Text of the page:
Good practices for cooperative work with GIT/SVN (and other version control systems)

Jakub Kułak
Nov 24, 2015 · 3 min read

Below you will find my selection of good practices for working with version control software, how to fine-tune your source code files, keep your commit history clean, write clear and insightful commit messages.

Formatting — prepare your source code files

Basically — remove any excessive whitespace and empty lines from your files — so that they don’t appear as changes in your code repository never again.

  • Remove all trailing whitespace from empty lines
  • Merge consecutive empty lines into one
  • Make sure last line has an end line character — because every line should have an end line character (so e.g. we don’t see those ugly, red arrow characters in GitHub)
  • Best if you make your favourite code editor take care of all those points (check Sublime Text or Atom — they have you covered!)

Writing commit messages — describe your contribution

Commit messages should be descriptive and clear. E.g. in case you need to roll back changes from production quickly — you want to be able to quickly understand up to which commit you want to roll back.

It seems like a must in our system, deploying to production…
  • State clearly what has been changed, start your commit messages with a verb in present tense in an imperative form: Add…, Fix…,
    Remove…, Make…, Configure… (messages like “Advertisement code for category pages” — don’t tell us if it was removed, added or modified — so it is useless)
  • Make your commit message 50 or less characters long
  • Don’t put period at the end (it’s a title and you don’t put periods at the end of the titles)
  • If your commit message brings extra “why?” question in mind, add extra details in the commit description, by pointing them out
  • You can also point out some technical details in the description if it’s necessary
  • If you are working with a ticketing system, add the ticket ID in the beginning of a commit message so it integrates nicely with your software (e.g. Jira, Confluence) — this depends on your organisation — so discuss it internally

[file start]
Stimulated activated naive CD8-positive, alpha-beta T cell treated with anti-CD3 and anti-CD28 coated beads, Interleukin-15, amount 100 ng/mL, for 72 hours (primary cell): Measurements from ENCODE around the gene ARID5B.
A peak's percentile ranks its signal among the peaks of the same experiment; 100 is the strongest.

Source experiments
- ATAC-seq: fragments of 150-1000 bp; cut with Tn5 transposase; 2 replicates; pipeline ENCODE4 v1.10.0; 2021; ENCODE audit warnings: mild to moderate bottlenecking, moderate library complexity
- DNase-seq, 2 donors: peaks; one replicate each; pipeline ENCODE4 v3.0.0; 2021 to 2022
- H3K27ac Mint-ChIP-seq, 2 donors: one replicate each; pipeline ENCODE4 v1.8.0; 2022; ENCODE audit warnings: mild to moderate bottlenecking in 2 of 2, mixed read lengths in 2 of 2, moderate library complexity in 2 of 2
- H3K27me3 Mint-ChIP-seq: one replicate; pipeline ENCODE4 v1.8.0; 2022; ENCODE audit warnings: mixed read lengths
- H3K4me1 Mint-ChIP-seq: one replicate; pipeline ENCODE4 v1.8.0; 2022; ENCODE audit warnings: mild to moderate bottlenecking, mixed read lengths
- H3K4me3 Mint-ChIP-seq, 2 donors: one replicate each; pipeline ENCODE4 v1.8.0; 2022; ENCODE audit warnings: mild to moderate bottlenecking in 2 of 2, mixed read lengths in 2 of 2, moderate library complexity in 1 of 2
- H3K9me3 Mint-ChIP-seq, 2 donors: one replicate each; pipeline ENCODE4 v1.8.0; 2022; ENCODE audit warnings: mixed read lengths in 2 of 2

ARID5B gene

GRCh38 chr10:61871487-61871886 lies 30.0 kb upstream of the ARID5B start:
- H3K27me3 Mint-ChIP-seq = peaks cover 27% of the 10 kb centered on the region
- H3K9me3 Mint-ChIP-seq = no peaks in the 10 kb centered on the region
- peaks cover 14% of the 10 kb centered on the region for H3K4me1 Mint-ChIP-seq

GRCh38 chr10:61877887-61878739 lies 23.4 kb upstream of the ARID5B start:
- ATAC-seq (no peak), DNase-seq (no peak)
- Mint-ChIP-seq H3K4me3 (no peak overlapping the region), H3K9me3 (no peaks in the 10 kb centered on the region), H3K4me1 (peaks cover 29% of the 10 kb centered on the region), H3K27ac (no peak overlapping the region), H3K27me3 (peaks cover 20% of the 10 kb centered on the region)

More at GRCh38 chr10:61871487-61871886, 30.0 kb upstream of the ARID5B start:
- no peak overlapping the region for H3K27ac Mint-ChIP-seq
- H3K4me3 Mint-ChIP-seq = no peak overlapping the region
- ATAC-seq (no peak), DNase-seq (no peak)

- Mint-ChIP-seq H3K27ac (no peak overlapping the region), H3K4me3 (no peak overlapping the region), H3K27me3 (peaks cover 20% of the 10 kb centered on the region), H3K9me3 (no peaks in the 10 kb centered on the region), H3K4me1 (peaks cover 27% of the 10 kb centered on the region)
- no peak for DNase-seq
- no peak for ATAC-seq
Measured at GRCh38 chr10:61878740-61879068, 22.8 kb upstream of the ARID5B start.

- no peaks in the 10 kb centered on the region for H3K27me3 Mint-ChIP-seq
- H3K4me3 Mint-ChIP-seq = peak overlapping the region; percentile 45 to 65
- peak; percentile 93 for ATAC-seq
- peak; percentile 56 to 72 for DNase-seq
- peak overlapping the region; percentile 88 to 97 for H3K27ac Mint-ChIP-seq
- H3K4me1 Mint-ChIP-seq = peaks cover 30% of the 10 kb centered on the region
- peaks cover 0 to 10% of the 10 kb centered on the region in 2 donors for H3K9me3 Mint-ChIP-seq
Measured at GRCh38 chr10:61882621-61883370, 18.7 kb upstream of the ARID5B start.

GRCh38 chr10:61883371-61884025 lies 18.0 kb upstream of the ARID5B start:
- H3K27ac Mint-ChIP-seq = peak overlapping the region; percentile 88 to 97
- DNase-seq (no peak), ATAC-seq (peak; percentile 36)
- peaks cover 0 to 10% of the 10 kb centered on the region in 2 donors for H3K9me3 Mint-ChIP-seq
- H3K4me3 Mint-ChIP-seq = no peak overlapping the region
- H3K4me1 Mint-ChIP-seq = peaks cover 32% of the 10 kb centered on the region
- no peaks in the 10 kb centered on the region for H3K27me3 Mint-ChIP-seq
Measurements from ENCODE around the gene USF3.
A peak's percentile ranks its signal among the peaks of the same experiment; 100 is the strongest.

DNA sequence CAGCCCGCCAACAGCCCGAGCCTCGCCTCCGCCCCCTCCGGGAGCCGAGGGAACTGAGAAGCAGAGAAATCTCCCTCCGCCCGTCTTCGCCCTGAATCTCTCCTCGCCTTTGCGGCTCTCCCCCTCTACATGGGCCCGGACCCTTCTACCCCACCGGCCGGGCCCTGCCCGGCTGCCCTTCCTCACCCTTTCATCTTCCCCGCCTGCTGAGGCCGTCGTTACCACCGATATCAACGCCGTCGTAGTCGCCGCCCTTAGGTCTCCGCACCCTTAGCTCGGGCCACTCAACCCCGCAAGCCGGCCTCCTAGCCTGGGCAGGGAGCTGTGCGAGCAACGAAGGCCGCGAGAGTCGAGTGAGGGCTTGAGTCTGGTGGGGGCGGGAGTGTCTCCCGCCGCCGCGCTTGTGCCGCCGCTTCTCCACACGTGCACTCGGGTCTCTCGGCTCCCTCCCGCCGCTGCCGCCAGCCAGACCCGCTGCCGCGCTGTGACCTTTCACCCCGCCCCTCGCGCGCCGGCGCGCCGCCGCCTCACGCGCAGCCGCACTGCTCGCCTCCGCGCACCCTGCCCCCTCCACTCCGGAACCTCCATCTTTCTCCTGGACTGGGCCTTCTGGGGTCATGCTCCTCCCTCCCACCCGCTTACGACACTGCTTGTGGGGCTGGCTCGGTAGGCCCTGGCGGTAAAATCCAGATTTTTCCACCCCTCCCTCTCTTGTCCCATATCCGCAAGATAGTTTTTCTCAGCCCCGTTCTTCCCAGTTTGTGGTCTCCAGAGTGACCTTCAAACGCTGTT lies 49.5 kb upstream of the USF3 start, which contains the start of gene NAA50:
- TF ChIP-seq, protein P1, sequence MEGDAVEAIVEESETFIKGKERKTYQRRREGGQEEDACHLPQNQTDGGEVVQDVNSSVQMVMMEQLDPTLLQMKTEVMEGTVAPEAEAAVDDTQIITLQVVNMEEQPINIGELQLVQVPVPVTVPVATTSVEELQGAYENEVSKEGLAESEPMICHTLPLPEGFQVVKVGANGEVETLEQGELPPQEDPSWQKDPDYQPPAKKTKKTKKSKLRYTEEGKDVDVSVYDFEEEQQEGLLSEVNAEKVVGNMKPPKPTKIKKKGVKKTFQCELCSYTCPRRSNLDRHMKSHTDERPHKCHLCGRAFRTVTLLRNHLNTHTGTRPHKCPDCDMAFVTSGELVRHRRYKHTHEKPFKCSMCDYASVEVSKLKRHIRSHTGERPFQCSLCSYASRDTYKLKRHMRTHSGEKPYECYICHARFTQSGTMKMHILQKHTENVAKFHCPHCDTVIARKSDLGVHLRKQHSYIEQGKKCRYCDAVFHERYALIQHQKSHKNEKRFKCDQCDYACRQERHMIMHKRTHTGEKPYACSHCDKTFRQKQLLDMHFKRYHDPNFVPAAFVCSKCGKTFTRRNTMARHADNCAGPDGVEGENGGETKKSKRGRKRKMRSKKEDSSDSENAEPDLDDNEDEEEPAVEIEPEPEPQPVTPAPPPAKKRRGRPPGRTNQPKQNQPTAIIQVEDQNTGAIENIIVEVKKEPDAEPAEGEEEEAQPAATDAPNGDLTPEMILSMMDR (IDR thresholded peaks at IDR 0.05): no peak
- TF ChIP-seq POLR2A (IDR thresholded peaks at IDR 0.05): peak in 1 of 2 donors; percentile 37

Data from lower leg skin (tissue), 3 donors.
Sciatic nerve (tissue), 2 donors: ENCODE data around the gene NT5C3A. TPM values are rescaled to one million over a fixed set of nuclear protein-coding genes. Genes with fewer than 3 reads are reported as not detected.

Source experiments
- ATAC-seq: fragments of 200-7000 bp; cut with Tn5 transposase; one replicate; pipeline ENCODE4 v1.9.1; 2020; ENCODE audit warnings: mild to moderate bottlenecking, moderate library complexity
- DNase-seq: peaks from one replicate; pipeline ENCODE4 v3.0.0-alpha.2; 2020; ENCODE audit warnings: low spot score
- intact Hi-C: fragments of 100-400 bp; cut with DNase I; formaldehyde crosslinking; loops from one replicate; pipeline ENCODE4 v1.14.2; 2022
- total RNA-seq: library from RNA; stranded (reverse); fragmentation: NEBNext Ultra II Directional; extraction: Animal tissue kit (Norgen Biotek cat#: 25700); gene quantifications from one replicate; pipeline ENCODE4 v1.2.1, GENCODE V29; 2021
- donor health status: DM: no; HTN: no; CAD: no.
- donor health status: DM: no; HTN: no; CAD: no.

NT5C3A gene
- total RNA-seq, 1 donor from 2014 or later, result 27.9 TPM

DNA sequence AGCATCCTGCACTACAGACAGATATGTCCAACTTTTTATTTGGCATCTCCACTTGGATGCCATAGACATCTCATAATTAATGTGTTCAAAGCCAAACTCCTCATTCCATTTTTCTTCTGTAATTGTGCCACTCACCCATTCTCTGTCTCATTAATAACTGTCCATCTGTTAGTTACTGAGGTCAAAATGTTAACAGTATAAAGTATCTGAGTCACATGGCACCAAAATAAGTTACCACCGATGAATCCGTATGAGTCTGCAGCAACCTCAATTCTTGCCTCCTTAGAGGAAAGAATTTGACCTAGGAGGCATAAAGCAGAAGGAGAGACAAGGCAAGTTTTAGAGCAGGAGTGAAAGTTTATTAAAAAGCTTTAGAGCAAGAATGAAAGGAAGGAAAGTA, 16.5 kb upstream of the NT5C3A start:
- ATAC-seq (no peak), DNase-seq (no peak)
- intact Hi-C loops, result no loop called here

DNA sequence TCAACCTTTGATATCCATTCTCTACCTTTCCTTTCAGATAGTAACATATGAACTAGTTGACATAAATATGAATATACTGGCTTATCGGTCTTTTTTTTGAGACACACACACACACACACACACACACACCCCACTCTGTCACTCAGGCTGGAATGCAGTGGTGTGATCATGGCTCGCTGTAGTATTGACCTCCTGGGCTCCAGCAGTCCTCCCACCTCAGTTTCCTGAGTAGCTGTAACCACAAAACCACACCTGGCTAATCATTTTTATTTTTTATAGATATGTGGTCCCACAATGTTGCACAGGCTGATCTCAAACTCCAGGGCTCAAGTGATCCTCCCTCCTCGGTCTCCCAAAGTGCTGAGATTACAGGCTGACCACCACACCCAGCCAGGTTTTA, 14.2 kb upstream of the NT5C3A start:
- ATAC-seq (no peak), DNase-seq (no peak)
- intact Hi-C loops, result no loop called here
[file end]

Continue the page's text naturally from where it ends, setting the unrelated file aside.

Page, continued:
And please, don’t use http://whatthecommit.com/ as an inspiration.

Pushing/committing changes — keep your repository (and history) clean

Your cooperation model depends heavily on your organisation, so discuss internally, and don’t apply any guidelines blindly.

  • For all changes you want to make, create a separate branch (new feature, bug fix, removing an old feature), read more here: http://nvie.com/posts/a-successful-git-branching-model/ and adjust to your organisation/environment
  • Squash excessive commits to keep repository’s history clean (before pushing your branch make sure there are no unnecessary commits like: “Fix the title typo” or “Forgot to add the dependency”). Great tutorial here: http://gitready.com/advanced/2009/02/10/squashing-commits-with-rebase.html
  • When working with GitHub (GitLab, etc.), use Pull request or rebase to merge your changes (depending on your working model) into desired branch
  • Don’t commit changes not related to you current task/feature (do it rather in a separate branch)
  • Don’t commit any debug/test code (var_dump(), console.log(), etc.) — you could automate this, by setting up a pre-commit hook (thanks Julian)
  • Stick to coding standards defined for your project… obviously
  • Have linting implemented in your workflow (with shared/common configuration among your team)

Further reading

Many great and inspiring articles have been written about great commit messages and working with code repositories already and they provide much deeper insights and even more guidelines. Below I have listed some of that I liked the most. Applying rules from this article makes you awesome already, but go and read those articles if awesome is not enough for you


Happy contributing!

Thanks to JulianHH

Jakub Kułak

Written by

Looking for challenges in 🇵🇱 Poland. Developer, manager, team player and a gamer. Resume: https://www.linkedin.com/in/jakubkulak

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